SUVs overtake cars on Australian vehicle market
Low interest rates, tax breaks for LCVs and strong competition are driving new-vehicle sales in Australia. Year-to-date figures suggest 2018 could match 2017’s record-breaking 1.19 million units sold.
Australia’s strong vehicle market is backed by a solid economy, the 12th-largest in the world and now growing for the 27th year in a row, thanks largely to robust trade links with China. Last year marked the third year of record vehicle sales, and if this year doesn’t beat 2017, it looks certain to beat the 2016 figure.
In more ways than total volume alone, last year was a record-breaker for Australia’s vehicle market. For the first time, SUVs (465,646 units, 39.2% market share) outsold cars (450,012 units, 37.8% market share). Last year, sales were especially negative for the large (-56.3%) and medium-sized (-31.3%) car segments.
It all fits into a larger trend of booming SUV sales as those of cars slump, a trend that is persisting in 2018. Market share for SUVs and cars is continuing to diverge: 42.8% vs. 33.4% at the half-year mark. Passenger cars are also down in corporate fleets (-8.4%), their decline mirrored almost exactly by the rise of SUVs (+8.9%).
The Australian vehicle market, including the corporate segment, is expected to continue its shift away from passenger cars, and towards SUVs, and especially utility vehicles (a.k.a. ‘utes’: typically Australian pickup trucks with the cargo tray integrated into the vehicle body – see picture; U.S. trucks usually have a separate cargo tray).
The best-selling models last year were the Toyota Hilux, the Ford Ranger and the Mitsubishi Triton –all three ‘utes’ popular with corporates as commercial vehicles.
About 19,000 businesses in Australia operate fleets of at least 20 vehicles, which adds up to a total of around 2.16 million fleet vehicles. On top of that, another 400,000 businesses operate fleets of fewer than 20 vehicles.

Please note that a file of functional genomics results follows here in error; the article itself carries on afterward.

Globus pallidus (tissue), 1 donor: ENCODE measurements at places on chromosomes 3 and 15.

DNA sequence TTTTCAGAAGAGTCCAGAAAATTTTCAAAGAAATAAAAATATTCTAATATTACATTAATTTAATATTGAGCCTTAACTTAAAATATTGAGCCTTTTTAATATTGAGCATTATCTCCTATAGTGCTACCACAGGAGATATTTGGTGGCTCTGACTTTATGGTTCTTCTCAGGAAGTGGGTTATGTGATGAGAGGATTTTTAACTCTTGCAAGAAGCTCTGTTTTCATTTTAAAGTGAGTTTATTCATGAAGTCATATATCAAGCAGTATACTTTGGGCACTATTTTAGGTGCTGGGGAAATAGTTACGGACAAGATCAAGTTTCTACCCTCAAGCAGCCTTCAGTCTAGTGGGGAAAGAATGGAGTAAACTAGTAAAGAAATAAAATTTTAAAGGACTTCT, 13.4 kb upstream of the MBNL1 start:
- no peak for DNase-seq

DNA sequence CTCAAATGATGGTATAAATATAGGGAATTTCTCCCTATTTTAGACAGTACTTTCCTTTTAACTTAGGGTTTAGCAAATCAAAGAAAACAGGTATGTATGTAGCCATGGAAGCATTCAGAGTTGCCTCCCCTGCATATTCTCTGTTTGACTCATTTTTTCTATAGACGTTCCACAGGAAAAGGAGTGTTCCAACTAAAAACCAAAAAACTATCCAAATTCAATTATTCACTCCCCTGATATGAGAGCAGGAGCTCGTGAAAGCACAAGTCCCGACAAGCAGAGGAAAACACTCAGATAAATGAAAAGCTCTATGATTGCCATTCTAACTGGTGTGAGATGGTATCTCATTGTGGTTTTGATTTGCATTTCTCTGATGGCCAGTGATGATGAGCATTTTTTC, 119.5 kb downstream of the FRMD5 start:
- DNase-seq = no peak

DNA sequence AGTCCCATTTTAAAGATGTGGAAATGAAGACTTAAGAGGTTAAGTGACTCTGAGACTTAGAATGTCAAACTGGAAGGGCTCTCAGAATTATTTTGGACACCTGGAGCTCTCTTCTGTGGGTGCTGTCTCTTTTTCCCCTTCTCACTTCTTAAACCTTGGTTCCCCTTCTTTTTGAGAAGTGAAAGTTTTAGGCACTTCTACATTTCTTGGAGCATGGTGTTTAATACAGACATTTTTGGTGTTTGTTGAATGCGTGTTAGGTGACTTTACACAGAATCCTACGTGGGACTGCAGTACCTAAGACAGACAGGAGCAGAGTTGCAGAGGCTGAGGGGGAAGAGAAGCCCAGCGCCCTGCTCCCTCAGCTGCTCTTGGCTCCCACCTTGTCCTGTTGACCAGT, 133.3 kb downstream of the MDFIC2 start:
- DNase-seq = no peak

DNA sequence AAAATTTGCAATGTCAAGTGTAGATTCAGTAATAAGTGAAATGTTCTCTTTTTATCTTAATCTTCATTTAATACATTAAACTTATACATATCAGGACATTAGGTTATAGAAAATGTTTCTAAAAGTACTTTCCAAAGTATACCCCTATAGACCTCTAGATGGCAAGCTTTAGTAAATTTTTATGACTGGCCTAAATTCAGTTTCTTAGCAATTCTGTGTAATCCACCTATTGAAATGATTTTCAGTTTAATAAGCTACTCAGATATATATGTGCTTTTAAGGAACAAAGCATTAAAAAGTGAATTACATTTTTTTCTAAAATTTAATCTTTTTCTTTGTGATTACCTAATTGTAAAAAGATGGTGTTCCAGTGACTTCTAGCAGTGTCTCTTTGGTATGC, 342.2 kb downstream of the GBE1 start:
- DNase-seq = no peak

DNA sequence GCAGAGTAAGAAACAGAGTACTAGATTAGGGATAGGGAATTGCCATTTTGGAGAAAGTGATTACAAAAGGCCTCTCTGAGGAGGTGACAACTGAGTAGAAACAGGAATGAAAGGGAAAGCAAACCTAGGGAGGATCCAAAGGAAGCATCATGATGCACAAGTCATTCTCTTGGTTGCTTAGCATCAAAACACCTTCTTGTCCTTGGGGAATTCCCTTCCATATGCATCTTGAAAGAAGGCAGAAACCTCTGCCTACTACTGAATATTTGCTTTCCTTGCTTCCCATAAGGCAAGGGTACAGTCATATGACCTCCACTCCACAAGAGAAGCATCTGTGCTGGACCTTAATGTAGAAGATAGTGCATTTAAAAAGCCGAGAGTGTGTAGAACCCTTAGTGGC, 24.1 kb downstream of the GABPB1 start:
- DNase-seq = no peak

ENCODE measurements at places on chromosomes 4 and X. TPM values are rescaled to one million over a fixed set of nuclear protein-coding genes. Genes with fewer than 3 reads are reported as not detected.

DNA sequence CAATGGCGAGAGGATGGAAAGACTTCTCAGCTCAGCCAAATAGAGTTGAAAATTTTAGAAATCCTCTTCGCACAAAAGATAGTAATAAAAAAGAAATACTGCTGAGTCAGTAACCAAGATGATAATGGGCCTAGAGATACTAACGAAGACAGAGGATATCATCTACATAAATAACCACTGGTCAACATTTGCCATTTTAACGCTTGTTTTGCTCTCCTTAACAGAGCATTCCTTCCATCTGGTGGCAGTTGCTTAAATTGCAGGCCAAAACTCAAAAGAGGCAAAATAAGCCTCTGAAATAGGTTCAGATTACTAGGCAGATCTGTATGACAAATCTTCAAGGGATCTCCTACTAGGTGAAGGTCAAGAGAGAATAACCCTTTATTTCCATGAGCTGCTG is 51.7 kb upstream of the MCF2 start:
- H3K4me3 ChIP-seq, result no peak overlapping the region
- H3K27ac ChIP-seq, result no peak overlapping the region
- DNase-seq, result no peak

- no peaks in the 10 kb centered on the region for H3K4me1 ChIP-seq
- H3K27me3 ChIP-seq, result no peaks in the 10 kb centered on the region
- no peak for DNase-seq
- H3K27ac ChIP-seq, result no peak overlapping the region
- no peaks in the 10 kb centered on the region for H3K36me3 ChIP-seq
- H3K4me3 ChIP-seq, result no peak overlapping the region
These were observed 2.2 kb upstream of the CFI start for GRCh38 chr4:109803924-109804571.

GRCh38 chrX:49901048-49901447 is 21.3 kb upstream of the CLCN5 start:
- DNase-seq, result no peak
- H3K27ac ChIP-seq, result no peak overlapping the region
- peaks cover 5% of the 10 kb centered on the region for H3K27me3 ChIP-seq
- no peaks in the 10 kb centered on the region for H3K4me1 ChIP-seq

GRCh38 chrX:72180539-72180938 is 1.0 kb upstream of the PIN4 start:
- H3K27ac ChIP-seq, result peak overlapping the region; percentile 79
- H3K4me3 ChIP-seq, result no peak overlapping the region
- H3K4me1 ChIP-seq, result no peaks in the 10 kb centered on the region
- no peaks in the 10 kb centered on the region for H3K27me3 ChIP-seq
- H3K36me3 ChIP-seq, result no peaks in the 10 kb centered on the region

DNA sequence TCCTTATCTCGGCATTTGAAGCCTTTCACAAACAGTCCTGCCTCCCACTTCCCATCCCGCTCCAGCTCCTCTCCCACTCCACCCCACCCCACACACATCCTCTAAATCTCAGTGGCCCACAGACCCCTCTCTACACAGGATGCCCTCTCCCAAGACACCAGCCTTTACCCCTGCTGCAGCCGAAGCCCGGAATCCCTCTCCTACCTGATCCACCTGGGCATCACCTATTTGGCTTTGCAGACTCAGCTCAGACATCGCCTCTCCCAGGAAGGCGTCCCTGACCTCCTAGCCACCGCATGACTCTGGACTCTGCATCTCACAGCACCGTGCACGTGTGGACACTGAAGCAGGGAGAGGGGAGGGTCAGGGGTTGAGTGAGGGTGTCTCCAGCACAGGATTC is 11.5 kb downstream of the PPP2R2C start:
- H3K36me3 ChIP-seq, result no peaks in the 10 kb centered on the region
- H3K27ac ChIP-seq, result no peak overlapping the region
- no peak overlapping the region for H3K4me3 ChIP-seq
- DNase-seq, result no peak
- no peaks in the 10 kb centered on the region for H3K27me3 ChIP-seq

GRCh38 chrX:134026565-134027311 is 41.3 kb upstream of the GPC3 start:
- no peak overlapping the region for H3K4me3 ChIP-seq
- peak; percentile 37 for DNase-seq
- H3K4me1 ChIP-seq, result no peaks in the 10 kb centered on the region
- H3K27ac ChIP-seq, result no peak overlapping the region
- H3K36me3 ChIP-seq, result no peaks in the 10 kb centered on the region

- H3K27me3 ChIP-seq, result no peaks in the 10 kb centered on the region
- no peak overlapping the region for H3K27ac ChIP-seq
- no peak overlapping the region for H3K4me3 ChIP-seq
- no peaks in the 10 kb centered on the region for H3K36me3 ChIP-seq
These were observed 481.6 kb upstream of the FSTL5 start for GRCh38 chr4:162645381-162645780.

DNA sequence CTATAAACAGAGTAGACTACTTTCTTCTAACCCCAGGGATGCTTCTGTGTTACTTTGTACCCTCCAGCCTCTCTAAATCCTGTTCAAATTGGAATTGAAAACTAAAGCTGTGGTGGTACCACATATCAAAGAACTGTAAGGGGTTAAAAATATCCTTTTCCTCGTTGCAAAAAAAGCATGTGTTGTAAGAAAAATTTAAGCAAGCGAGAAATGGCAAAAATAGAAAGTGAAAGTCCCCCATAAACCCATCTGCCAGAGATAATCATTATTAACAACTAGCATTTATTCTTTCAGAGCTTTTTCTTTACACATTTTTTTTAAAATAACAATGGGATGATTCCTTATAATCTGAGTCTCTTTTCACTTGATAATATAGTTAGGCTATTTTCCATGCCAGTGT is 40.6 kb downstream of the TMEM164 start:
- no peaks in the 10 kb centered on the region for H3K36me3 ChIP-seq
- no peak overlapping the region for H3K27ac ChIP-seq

Key fleet-operating industries are mining and construction (LCVs and SUVs), telecommunications and utilities (cars and LCVs), vehicle rental companies (cars and SUVs) and federal, state and local governments. Together, governments, businesses and rental fleets were responsible for 52% of all new-vehicle sales in Australia last year.
Some interesting market trends in Australia:
- Engine downsizing, from six to four cylinders. At issue is a reduction of cost and CO2 emissions.
- Leasing is popular, notably operational leasing and ‘sale and leaseback’ (a company sells its vehicles to a lessor and then lease them back).
- Over the past decade, novated leasing has grown between 10% and 15% per year. The formula, unique to Australia, is a three-way deal between employer, employee and fleet management company (or another vehicle financier) that offers advantages to both employers and employees.
- Car-sharing is slowly taking off. Local General Motors subsidiary Holden launched GM’s flexible leasing offer Maven Gig last year. It now has 1,000 members in Australia’s urban centres.
- The size of the used-vehicle market in Australia is about 3 million units per year, with growth for wholesale remarketing projected at 5.2% for 2018-19 – fuelled by strong consumer demand and the continuing boom in construction on the East Coast.